That Hour of Love Forever Lost
by Parisianne Modert
Past the age of being born, the counting of fingers and toes, burped after feeding, changing of diapers, baby baths, crib naps with music, first words, crawling, a stroller, standing and falling came the happiness of sunshine, white and purple clover, green grass, being read to, hugs against my father’s flannel shirts and the beginning of innocence. Wonder flamed the crackling, fireplace embers, freshly unpredictable as first seeing snow fall with a glee of sugar plum fairies dancing in the winter scented air. A new season appeared of digging in a sand box, rain drops. a soft clown marionette and my bunny rabbit. When does a child’s love of life really begin?
My mother called me her beautiful baby, loved my father, was content without worries during most of my first three years of life. Her second pregnancy sickness and birth of my Down Syndrome brother robbed her youthful optimism. Her attention turned to him which I resented and didn’t understand in 1955. My older, first friend, Jennifer became my playful days. My new bedroom became my Egyptian curtains, loneliness, and dreamscapes.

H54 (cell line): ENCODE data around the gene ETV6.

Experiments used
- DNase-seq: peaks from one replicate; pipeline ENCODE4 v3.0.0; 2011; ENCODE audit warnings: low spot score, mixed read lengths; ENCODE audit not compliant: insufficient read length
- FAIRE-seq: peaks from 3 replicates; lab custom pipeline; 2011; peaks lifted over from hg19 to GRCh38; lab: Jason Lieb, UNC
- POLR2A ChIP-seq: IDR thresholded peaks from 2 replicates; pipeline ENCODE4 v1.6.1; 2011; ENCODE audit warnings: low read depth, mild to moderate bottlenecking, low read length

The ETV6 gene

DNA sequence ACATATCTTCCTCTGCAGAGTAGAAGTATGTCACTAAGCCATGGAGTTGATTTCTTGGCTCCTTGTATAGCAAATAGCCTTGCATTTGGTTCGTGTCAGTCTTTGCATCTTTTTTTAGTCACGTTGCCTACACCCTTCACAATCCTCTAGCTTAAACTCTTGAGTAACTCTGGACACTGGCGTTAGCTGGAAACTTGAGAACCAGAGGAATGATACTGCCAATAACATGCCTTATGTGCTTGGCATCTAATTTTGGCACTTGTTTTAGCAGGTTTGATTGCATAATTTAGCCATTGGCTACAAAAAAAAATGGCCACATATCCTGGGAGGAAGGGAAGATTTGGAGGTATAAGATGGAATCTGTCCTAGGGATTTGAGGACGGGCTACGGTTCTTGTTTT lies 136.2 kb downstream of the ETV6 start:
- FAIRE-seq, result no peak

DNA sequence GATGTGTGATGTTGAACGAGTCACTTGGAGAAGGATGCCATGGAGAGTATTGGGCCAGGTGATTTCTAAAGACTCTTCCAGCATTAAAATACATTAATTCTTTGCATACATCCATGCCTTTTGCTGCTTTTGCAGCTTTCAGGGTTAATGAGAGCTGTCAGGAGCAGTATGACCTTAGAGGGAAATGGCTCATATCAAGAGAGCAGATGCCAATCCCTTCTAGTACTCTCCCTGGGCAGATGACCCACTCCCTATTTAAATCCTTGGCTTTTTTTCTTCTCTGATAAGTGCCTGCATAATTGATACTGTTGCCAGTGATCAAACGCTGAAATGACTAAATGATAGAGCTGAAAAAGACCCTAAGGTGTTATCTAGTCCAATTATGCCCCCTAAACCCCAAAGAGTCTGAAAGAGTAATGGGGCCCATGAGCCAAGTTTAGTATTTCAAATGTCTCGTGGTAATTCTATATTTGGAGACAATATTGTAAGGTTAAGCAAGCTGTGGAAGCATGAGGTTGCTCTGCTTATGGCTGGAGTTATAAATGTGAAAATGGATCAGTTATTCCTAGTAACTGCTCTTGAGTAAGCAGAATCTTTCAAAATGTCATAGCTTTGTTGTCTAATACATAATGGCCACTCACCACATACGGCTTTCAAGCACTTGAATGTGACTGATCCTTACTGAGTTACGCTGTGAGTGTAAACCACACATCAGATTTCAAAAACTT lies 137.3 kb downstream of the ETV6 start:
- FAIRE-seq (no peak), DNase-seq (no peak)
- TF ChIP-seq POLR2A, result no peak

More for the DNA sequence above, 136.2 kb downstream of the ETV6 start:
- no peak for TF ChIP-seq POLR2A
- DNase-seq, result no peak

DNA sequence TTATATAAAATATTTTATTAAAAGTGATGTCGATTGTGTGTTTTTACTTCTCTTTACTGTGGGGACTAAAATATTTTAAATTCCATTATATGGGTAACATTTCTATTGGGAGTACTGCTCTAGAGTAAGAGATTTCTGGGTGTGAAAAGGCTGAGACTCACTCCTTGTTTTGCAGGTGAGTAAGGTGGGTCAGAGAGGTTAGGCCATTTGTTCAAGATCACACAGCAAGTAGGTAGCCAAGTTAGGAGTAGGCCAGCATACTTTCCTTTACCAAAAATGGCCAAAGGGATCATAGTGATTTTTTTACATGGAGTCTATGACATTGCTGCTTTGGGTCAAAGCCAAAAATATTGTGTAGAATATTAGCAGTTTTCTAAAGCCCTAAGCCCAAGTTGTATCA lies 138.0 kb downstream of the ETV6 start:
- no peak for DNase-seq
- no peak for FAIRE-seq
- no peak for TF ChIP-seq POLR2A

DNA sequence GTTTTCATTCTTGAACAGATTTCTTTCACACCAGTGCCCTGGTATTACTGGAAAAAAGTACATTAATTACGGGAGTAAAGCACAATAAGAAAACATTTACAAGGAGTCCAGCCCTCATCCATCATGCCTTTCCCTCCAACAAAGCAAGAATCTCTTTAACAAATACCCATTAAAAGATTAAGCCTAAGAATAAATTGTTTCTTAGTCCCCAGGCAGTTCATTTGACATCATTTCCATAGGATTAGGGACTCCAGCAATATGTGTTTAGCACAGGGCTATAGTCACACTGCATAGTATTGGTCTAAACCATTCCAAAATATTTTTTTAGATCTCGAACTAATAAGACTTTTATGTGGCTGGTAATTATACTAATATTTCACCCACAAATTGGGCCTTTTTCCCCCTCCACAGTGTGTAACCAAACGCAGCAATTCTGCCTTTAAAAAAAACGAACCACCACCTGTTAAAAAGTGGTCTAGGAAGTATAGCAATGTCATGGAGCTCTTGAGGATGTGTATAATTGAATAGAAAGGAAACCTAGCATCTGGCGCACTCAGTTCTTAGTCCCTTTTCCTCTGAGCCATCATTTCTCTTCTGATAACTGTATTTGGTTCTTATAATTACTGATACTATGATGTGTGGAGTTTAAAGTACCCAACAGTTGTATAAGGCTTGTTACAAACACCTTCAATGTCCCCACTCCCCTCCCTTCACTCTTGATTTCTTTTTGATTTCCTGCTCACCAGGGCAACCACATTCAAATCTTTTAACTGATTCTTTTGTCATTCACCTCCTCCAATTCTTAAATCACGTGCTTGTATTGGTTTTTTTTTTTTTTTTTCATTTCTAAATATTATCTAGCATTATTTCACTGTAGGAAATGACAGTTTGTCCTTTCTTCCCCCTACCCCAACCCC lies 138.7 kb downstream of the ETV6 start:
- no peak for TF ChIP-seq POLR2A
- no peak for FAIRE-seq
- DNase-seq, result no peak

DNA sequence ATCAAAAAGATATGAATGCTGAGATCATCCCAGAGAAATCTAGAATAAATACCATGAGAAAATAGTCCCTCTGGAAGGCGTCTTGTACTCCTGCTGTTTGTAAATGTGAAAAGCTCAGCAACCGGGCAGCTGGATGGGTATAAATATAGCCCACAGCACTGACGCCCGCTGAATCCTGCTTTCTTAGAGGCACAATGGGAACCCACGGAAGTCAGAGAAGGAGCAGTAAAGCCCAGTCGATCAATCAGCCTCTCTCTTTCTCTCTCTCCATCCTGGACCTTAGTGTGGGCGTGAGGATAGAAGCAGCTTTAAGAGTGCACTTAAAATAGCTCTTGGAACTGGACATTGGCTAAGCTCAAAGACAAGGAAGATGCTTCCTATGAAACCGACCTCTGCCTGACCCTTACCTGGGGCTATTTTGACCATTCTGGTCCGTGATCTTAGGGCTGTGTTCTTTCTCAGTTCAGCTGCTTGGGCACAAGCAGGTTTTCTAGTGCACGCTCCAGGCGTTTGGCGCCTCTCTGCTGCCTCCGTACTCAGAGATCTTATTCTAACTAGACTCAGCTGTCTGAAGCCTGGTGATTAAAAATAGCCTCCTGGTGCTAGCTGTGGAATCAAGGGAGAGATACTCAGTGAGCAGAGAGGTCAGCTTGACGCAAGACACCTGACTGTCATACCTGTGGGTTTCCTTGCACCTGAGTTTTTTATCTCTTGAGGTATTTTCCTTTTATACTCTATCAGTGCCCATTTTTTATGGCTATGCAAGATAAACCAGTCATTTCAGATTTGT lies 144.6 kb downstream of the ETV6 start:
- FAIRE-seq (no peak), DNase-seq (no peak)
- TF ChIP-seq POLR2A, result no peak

I rolled in the colors of fallen maple leafs in Fall with Jennifer, my next door neighbor, Mary, and our girlfriends. It was an age of wishing on stars that my parents could smile again.
The summer between age four and becoming five was the beginning of asking why others couldn’t see me as the girl I knew I was. One day in summer, three months before age five, I was visiting at Mary’s. Her house shared a grassy, unfenced backyard with mine. The older girls went to the living room to play ignoring me. Mary’s mother, Dorothy, was in the kitchen packing for the neighborhood picnic gathering in our joint backyard.
I wandered into Mary’s bedroom drawn to her open closet of crinoline, party dresses. Wide-eyed in love and imagination over the dresses rather than my slacks and a t-shirt, I fingered my favorite dress before getting caught by Mary and her giggling friends. I didn’t care, fantasizing of having long, curled hair rather than my disgraceful crewcut. In my mind, I had become the prettiest girl ever. I clung to the dress with my joy increasing.
Mary called out to her mother. Dorothy arrived to find me still insisting that I was a girl and wishing I could wear pretty clothes like Mary’s. I cringed in fear of Dorothy’ reaction to my boldness, but she was in a theatrically playful mood. As the girls giggled, Dorothy dressed me in the gown of my heart’s desire, put stockings, Mary’s shoes and make up on me. I was gushing happiness.
Dorothy and Mary paraded me proudly among our neighbors and my parents. They all laughed at me. My outraged mother called me a boy and insisted I go put my own clothes on.
I wept in private, humiliated by my mother’s angry judgements. That hour of love forever lost never was reconciled during my mother’s lifetime.